Pics 1-3 are by Perkin Warbeck
The ABC of Sicily’s Ancient East.
Archimedes, Bellini and Capote are the ABC of Sicily’s Ancient East.
Archimedes, reponsible for the catchphrase re rising bath water lifting all rubber duckies, had his Eureka ! moment in Siracusa in the south east of Sicily. This caused him to run through the cobblestoned streets of the Greek-speaking city, lomnocht. At that time cicra 250 BC, Siracusa was the biggest Greek city in the known world. It is unlikely the Big A, who showed great promise at sums from an early age, ever set his size 15 foot, wet or dry/ fliuch nó tirim, on the Mainland of Greece.
Another reminder of colonial Siracusa is the limestone cave in the hills above the city, The Ear of Dionysus. (Griangraf 1). It was the painter Caravaggio, on his first visit there in 1608, who coined the nickname, Orechio di Dionisio.
Bellini, Vincenzo is the favourite son of Catania, the capital city of Eastern Sicily. The cultural legacy of the tuneful operatic composer is everwhere commemorated, including a statue, opera house, street, square, alley, ristoranti e alberghi (Griangraf 2). Bellini Átha Cliath, anyone?
His melodies have infiltrated Western popular culture. ‘I see the moon, the moon sees me’, for instance, a big hit for The Stargazers in the Fabulous Fifites, borrowed its tune from Act I of Norma by Bellini.
Nearer to home, in the Free Southern Stateen, another Bellini melody, this time from I Puritani, surfaced as ‘Arrayed for the Bridal’, a pretty piano piece in the drawing room of the Misses Morkan in the movie of ‘The Dead’ by J. A. Joyce. While one is, as always, reluctant to gratuitously warp the wing mirror of controversy, nonetheless one has to start snorting somewhere.
This celebrated short story is a milestone along the crooked road to Gaelphobia. And the líne which the Donal McCann character utters: ‘Irish is not my language’ never fails to prompt the Chums of Complsory English to throw their sweaty nightcaps into the air, whooping with a West British brio. Even has the Archimedes of Occidental England himself, Fineminded Fintan O Toole, aquaplaning at an Anglo angle like billy-o during the dry spell of the heatwave (any omadawn could do it in watery weather ) up and down the length and breadth of Ireland’s Ancient East, celebrating:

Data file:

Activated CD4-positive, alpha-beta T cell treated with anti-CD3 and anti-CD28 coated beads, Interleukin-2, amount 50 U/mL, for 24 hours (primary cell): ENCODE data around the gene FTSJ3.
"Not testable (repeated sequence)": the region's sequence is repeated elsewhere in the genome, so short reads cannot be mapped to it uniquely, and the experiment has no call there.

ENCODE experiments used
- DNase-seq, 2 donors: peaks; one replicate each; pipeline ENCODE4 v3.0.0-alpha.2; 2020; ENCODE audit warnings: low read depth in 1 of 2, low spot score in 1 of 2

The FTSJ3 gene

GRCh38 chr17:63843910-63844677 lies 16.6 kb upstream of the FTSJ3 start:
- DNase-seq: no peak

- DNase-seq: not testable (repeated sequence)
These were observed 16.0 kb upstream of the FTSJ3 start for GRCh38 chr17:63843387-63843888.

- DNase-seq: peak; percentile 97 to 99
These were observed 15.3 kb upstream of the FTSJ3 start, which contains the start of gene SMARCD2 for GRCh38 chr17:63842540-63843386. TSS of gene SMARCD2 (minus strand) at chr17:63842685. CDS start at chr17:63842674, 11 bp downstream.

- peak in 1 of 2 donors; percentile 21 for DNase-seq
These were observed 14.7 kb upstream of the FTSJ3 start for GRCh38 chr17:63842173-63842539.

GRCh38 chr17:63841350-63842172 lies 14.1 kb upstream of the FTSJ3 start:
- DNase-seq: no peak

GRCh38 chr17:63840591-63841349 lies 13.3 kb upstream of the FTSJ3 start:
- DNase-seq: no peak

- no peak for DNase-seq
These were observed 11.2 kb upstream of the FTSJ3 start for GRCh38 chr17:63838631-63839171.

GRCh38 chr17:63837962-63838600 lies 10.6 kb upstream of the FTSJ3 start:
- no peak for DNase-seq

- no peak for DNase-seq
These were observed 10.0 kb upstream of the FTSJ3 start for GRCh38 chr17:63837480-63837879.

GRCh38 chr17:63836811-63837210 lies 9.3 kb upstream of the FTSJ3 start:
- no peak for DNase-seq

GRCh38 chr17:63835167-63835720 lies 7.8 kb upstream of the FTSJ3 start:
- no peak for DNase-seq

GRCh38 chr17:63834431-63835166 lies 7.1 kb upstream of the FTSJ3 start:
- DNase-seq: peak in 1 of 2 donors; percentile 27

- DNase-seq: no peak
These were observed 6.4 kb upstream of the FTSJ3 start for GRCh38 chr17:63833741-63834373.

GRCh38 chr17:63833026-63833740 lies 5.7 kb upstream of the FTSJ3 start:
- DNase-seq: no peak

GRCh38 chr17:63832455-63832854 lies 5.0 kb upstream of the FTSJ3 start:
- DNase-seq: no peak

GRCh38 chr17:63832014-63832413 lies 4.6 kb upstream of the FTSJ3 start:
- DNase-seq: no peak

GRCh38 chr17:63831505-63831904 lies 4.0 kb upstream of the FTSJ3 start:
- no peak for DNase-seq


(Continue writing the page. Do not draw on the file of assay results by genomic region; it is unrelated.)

-The Death of Anglophobia !
(And all this while his Colombian third cousin, twice improved, Senor Pekerman was doing his bit for the death of Anglophobia by craftily overseeing to it that England won the penalty shoot out, so he was).
When Official Over-Friendly Oirland launched this brand new geo-historical concept, Ireland’s Ancient East, with branding irony in hand, this corporate entity conspired to do so in such corkscrew prose that it somehow achieved the nigh impossible: it omitted any mench of The G for Gaelic Thingy.
In Sicilia they order things differently: while The G for Greek Thingy is indeed to the forefront, monumental wise, the linguistic element is nowhere to be seen. This adheres to the Shakespearian adage that words armwrestle mere stones to the horizontal, any day.
Catania is located on the coast of Sicily East, roughly equidistant between Sicacusa to the south and Taormina to the north, each 90 minues or so on the autobus.
Capote, Truman, aka the Grass Harp, was attracted to Taormina (it rhymes with historically hopeless Ballymena) with a host of other literary layabouts, thereby following in the high-stepping footsteps of O.Wilde and other ganymedes of a former era. Not least on account of its God-designed location, perched on a cliff twixt a louring Mount Etna to the west and the shoring Ionian Sea to the east.
Woody Allen, the foremost fillumic genius of the age (a hundred million harpies who slight him, can’t be right) spotted the possibilities of the Greek amphitheatre in Taormina (Griangraf 3). Thus, he located the comic Greek chorus in his ‘Mighty Aphrodite’ there. The inspired choice of F. Murray Abraham as leader of the chorus was far too spot-on for a hundred million harpies to spot.
Bhronn an Gréigigh féiríní ar Sicilia; ansin, rinne na dúchasaigh rogha sar a dhein siad a gcuid féin de na bronntanais roghnaithe.